Thursday, February 19, 2009

Other Peoples' Reactions

As I get older, it seems my friends, or other adults who know about my allergies, get more nervous about them than I do. “Can I eat this peanut butter at the same table?” I often get asked. “Yes, it’s fine. Don’t worry,” I say. I am so used to people eating food I am allergic to in the same vicinity that I can’t worry about it anymore. It happens, even if you try to avoid it. People aren’t mind readers. I don’t wear a sign on me that says “Hi, my name is Allie. I am anaphylactic to peanuts, tree nuts, and fish. Please don’t eat any of those foods anywhere near me.”

I actually had a circumstance a few months ago, where as I look back, I would have handled it a bit differently. I was at an NFL game sitting in the stands, and the man sitting behind me two seats down was eating peanuts. He kept cracking the peanut shells and dropping them on the ground. He was pretty sloppy about it, and the shells were all over. I could even see peanut shell on my seat. I wouldn’t sit down the whole game. Now, I could have turned around and said to the man, “Hey do you mind being a bit more careful. I am severely allergic to peanuts. Thanks.” Instead, I kept quiet about it for the full four hours we were there.
How could that guy possibly read my mind and know that I was allergic. He couldn’t. It wasn’t his fault he was eating peanuts and making me uncomfortable. He had no idea. For some reason, I just didn’t feel like bothering him. I know I could have handled this better. I could have spoken up and said something to him. The problem is that sometimes I feel like maybe I am bothering someone by asking them to be careful. I don’t like bothering people, but I have a right as much as that guy, to feel comfortable sitting in my seat at a football game. Remember that!! 

At my age, I know my comfort zone.  I do what makes me feel comfortable.  Everyone has their own comfort zone.  The other morning my friends and I were all eating breakfast together, and one of them took out peanut butter to put on his bagel. He sat across from me, and while I knew it was there and I recognized the peanut butter, I also knew that I could easily stay away. Although I would always prefer to not be near the peanut butter, I am comfortable enough to stay where I am sitting.  If it bothered me, I could move my seat.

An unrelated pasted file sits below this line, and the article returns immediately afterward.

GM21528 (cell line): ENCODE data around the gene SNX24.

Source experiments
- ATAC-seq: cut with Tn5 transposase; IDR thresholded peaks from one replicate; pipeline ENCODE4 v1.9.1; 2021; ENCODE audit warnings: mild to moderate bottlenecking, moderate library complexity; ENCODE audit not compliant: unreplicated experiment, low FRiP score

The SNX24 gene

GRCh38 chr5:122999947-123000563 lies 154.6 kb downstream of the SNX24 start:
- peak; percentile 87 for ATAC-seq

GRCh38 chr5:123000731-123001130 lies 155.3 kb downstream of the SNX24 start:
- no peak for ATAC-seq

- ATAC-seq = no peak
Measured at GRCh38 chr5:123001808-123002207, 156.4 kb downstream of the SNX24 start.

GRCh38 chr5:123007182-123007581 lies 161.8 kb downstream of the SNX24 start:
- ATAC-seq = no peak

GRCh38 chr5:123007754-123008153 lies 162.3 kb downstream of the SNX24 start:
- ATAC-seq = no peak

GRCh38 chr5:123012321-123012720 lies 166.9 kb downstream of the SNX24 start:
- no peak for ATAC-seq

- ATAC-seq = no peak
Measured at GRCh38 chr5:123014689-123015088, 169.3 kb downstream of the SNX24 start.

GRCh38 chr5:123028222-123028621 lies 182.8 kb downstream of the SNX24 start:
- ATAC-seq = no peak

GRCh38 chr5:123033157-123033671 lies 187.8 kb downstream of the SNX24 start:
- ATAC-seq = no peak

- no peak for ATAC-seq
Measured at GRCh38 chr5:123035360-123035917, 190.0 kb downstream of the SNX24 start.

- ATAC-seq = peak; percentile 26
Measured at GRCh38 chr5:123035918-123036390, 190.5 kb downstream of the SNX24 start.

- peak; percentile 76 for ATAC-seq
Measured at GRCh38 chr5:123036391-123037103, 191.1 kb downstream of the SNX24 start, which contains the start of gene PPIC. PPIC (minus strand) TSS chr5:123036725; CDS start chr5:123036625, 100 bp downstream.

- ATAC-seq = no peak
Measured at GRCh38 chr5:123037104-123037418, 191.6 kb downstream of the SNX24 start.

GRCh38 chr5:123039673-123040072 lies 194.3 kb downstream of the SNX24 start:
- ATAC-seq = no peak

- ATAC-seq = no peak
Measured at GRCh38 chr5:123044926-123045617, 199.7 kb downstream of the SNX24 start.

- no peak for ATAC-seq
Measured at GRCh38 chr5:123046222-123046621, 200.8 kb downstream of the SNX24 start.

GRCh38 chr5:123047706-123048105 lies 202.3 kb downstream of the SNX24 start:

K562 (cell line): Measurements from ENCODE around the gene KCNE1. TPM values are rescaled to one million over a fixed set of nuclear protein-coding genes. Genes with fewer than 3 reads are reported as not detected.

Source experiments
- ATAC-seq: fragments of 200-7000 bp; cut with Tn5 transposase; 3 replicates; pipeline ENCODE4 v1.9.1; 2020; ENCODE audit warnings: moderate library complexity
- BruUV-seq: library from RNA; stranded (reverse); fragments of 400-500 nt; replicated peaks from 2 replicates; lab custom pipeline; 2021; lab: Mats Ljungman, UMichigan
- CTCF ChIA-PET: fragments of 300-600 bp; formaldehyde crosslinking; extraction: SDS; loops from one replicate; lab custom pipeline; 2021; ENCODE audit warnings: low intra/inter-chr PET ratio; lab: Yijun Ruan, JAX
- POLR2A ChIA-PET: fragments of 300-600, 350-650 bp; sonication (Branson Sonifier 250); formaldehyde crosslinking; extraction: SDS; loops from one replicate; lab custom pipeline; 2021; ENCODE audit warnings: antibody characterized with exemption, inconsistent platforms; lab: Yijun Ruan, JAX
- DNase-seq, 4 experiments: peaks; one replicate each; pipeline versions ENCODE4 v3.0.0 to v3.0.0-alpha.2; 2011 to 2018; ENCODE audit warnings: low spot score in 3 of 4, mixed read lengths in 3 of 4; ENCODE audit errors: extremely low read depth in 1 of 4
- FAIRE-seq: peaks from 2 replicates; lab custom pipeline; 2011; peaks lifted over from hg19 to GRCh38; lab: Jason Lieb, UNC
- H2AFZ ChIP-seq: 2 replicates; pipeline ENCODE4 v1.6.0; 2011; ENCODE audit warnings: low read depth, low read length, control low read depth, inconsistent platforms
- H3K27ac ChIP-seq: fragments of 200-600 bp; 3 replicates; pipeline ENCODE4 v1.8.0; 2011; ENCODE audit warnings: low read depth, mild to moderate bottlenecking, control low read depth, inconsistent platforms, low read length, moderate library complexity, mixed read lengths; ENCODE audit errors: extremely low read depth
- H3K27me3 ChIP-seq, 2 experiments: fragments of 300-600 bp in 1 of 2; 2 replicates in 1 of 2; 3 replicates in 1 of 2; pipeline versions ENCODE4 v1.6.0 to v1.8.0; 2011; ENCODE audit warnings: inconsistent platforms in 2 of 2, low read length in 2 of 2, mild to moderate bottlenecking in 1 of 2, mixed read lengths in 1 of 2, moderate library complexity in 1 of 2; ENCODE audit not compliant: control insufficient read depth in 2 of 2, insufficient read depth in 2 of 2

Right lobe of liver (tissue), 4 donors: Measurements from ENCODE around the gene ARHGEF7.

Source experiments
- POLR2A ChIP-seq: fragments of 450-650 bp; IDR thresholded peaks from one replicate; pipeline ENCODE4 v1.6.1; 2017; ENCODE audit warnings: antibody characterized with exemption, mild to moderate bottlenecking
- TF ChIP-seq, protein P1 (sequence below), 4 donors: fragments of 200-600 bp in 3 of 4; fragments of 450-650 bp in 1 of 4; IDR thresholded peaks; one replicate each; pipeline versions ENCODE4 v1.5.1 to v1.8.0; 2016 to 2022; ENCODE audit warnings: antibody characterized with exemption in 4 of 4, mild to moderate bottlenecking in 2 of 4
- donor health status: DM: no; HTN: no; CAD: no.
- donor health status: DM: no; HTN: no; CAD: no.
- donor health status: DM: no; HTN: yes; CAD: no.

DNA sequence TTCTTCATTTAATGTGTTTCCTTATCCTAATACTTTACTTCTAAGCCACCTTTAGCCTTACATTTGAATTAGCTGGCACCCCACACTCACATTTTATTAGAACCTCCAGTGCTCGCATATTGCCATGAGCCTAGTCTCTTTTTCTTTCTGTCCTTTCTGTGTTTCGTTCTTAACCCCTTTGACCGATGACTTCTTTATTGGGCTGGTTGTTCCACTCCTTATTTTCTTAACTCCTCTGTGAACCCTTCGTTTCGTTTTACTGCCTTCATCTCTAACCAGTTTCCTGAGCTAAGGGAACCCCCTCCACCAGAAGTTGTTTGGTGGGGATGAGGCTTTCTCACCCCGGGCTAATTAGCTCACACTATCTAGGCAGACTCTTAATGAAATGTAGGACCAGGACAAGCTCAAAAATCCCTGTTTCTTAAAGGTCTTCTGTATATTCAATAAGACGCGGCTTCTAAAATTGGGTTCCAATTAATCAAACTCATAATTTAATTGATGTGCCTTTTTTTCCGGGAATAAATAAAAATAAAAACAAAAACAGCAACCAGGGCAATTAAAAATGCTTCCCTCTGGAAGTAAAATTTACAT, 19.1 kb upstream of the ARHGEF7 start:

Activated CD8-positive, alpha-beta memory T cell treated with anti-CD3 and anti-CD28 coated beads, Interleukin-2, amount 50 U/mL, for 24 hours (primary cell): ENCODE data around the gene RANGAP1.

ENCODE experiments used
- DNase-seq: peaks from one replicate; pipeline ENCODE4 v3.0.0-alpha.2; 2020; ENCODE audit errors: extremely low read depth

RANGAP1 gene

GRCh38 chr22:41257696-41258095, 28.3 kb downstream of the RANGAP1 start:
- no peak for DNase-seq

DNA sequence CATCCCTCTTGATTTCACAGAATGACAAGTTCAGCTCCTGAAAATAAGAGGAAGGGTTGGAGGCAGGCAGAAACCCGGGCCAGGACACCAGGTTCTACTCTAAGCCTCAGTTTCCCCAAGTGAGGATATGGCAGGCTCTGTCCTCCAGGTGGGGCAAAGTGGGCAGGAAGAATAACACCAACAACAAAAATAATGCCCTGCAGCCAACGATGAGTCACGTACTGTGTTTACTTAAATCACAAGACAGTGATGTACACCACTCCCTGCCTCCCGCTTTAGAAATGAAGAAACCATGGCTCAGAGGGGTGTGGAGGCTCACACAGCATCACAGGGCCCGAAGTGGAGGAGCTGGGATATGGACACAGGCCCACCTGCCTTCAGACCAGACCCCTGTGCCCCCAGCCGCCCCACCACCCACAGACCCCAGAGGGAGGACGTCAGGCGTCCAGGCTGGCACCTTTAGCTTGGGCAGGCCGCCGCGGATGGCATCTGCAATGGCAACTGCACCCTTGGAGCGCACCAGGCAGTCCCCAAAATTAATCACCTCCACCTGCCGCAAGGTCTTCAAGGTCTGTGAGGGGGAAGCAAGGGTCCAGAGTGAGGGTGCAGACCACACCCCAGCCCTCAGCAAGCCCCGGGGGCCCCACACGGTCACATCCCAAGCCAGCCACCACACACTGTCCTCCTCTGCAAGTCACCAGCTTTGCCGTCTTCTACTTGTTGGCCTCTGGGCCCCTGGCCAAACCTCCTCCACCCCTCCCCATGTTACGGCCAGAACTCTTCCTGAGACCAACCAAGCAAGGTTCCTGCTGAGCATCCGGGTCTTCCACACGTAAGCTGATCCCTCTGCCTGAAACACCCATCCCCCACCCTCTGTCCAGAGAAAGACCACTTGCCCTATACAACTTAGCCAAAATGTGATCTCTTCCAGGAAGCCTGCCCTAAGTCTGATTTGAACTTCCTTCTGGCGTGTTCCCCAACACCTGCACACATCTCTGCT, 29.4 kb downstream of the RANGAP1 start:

My friend told me a story about how he went to a bar with some of his friends, and they had peanuts at the bar. They ended up playing a game with the peanuts and the next thing they were throwing peanuts threw the air. This would be a situation that I would not be comfortable in. It would definitely not be or feel safe to be in that type of environment.  

What it really comes down to as an allergic-reactor, is putting yourself in situations that match your own personal comfort zone.  As you get older, your comfort zone may change.  It is always important to keep yourself safe.  Becoming more responsible for yourself though, also means that you will start to decide what feels safe and comfortable to you with your allergies.  BUT, NO MATTER WHAT, CARRY YOUR EPI-PEN!  That will never be about comfort, that is always going to be important, no matter what age! 

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